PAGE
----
1. Overview

We can protect the data on a block device using disk encryption. This is important for removable media since it protects the data even if the media is physically removed from a system.

LUKS (Linux Unified Key Setup) is a popular disk encryption method in Linux. LUKS encrypts a block device — typically a disk partition — with a master key, and multiple users can use the encrypted block device with different passphrases by decrypting the master key.

In this tutorial, we’ll discuss how to change a LUKS passphrase. First, we’ll give a brief introduction to LUKS. Then, we’ll prepare the necessary setup. Finally, we’ll see how to change a passphrase.

2. Brief Introduction to LUKS

LUKS encrypts a block device with a randomly generated master key and contains an unencrypted header preceding the encrypted data. This unencrypted header supports multiple passphrases by providing several key slots. Therefore, multiple users can use the same LUKS-encrypted partition using different passphrases.

There are two versions of LUKS. The older version, LUKS1, allows the usage of up to eight key slots. LUKS2, on the other hand, supports up to 32 key slots and is more resilient to header corruption.

LUKS encrypts the master key with user keys generated from the passphrases of users. Therefore, when we want to access an encrypted partition, it first decrypts the master key using our passphrase and decrypts the partition using the master key. This multi-layer approach enhances security.

3. Preparing the Setup

Let’s start by checking the block devices on our host using the lsblk command:

$ lsblk 
NAME        MAJ:MIN RM  SIZE RO TYPE MOUNTPOINT
sda           8:0    0  512G  0 disk 
├─sda1        8:1    0    1G  0 part /boot
└─sda2        8:2    0  511G  0 part 
  ├─cs-root 253:0    0   70G  0 lvm  /
  ├─cs-swap 253:1    0  2.1G  0 lvm  [SWAP]
  └─cs-home 253:2    0  439G  0 lvm  /home
sdb           8:16   0   20G  0 disk

According to the last line in the output of lsblk, we have a hard disk, namely sdb, which hasn’t been mounted yet.

Let’s also check the file system on /dev/sdb:

$ lsblk -f /dev/sdb
NAME FSTYPE LABEL UUID MOUNTPOINT
sdb

The -l option of lsblk gives information about the file systems. Notably, the disk doesn’t have a file system.

3.1. Creating a LUKS Partition

Since the disk has no file system, let’s format the disk with LUKS:

$ sudo cryptsetup luksFormat /dev/sdb

WARNING!
========
This will overwrite data on /dev/sdb irrevocably.

Are you sure? (Type 'yes' in capital letters): YES
Enter passphrase for /dev/sdb: 
Verify passphrase:

cryptsetup is a command-line tool we use to create, access, and manage dm-crypt and LUKS-encrypted volumes. The cryptsetup luksFormat command initializes a LUKS partition and sets the initial passphrase for the specified device. We pass /dev/sdb as the device in our case.

We get a warning about overwriting the existing data in the device and cryptsetup wants us to confirm it by typing YES. Then, it prompts for the passphrase. Additionally, it wants us to verify the passphrase.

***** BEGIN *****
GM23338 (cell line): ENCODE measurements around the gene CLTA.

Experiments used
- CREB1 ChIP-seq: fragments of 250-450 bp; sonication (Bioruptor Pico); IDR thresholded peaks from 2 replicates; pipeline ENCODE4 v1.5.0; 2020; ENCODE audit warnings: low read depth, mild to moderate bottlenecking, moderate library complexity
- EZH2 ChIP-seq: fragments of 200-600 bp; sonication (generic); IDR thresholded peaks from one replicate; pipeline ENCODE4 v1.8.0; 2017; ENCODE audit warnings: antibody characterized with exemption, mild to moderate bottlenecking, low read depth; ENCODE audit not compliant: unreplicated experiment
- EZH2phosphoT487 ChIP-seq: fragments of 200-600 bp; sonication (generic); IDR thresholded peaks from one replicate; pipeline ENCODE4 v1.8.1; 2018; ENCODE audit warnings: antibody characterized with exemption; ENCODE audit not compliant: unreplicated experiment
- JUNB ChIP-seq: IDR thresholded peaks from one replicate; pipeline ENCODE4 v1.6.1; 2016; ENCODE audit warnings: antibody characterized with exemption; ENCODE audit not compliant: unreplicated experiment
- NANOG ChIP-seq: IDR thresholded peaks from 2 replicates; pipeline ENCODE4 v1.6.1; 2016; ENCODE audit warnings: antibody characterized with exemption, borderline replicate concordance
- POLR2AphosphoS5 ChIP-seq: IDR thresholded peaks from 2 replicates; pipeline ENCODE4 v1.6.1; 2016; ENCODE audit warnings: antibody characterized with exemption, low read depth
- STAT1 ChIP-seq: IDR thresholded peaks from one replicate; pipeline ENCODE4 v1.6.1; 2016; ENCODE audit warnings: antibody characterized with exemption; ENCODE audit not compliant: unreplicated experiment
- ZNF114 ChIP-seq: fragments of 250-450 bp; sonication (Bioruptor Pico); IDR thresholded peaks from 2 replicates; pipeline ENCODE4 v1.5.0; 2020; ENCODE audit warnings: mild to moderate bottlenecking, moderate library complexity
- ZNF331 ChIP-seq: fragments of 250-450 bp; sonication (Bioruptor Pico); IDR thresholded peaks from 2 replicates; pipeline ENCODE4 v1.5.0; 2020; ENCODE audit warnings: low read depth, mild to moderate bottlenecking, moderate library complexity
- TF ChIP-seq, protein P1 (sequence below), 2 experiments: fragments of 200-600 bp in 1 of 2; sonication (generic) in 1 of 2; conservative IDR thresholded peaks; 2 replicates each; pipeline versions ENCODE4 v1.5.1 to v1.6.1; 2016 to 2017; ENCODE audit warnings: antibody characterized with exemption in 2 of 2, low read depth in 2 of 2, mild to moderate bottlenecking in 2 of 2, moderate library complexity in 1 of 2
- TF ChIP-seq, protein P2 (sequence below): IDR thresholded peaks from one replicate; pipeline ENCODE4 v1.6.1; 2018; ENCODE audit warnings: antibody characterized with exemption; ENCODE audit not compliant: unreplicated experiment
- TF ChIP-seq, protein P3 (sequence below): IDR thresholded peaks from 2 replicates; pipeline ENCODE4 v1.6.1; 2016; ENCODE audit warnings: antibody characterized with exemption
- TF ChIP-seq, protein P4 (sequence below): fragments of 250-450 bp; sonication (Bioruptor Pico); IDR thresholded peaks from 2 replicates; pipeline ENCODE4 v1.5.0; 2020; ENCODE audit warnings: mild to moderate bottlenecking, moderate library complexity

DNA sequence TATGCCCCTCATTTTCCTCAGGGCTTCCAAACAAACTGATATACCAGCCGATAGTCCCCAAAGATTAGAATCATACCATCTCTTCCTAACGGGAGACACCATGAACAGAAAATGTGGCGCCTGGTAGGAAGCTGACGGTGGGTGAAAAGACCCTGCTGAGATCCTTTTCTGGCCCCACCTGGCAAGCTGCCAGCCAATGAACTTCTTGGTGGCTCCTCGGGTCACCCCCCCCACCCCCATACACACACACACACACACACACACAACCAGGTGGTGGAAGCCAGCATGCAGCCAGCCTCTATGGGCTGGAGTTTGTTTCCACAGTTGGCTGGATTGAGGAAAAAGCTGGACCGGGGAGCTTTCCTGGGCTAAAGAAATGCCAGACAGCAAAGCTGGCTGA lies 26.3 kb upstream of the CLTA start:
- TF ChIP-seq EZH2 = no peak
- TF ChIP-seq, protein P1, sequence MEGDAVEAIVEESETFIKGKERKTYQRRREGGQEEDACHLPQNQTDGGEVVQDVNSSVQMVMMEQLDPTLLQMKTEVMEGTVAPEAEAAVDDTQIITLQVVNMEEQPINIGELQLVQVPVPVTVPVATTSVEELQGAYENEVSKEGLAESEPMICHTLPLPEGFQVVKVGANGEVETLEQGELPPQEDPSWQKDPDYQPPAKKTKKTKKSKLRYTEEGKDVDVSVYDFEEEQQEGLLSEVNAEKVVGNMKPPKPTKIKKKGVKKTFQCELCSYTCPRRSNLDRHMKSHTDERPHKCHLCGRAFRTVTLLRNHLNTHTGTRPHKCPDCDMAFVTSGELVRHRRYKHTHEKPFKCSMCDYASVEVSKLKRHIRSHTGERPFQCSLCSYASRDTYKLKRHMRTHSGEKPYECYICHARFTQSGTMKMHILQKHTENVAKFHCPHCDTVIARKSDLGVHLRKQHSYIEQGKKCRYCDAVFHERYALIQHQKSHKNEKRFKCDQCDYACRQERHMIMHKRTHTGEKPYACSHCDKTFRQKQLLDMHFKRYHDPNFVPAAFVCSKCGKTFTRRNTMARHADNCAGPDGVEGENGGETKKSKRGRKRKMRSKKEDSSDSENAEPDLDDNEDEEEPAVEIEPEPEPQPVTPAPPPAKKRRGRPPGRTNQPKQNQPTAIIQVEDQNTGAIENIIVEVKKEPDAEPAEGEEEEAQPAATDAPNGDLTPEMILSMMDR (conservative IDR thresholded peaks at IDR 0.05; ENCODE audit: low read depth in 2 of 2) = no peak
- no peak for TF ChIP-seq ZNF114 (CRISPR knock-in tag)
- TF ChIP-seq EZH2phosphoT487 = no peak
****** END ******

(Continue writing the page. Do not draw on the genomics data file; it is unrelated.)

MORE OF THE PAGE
cryptsetup has several options for specifying arguments like the LUKS version, the hash algorithm, and the key sizes used under the hood. However, using it with the default options is sufficient for our purpose.

We need root privileges for using cryptsetup, so we use it together with the sudo command.

Having created the LUKS partition, let’s check the file system on /dev/sdb using lsblk again:

$ lsblk -f /dev/sdb
NAME FSTYPE      LABEL UUID                                 MOUNTPOINT
sdb  crypto_LUKS       c39f7404-6fa3-4c39-ba81-0a3fe41cb642

Now, /dev/sdb has a LUKS-encrypted file system as is apparent from the output.

3.2. Opening the LUKS Partition

We can open the LUKS partition using the cryptsetup luksOpen command:

$ sudo cryptsetup luksOpen /dev/sdb luks_disk
Enter passphrase for /dev/sdb:

We pass the LUKS formatted device name, which is /dev/sdb in our case, to the cryptsetup luksOpen command. Notably, we must provide the passphrase we created while using cryptsetup luksFormat.

In addition to the device name, we specify the name of the map point, which is luks_disk. The map point can be assigned any name and specifies the name in /dev/mapper. In our case, the LUKS partition is mapped to /dev/mapper/luks_disk:

$ ls /dev/mapper/luks_disk 
/dev/mapper/luks_disk

We can also check the mapping using lsblk:

$ lsblk -f /dev/sdb
NAME        FSTYPE      LABEL UUID                                 MOUNTPOINT
sdb         crypto_LUKS       c39f7404-6fa3-4c39-ba81-0a3fe41cb642 
└─luks_disk

As we can see from the output, luks_disk doesn’t have a file system on it yet.

3.3. Creating a File System in the LUKS Partition

Now, we’ll create a file system in the LUKS partition using the mkfs.xfs command:

$ sudo mkfs.xfs /dev/mapper/luks_disk >& /dev/null

The mkfs.xfs command is used for creating an XFS file system. We create the XFS file system on /dev/mapper/luks_disk in the above command, and we redirect the output of the command to /dev/null to skip viewing the details.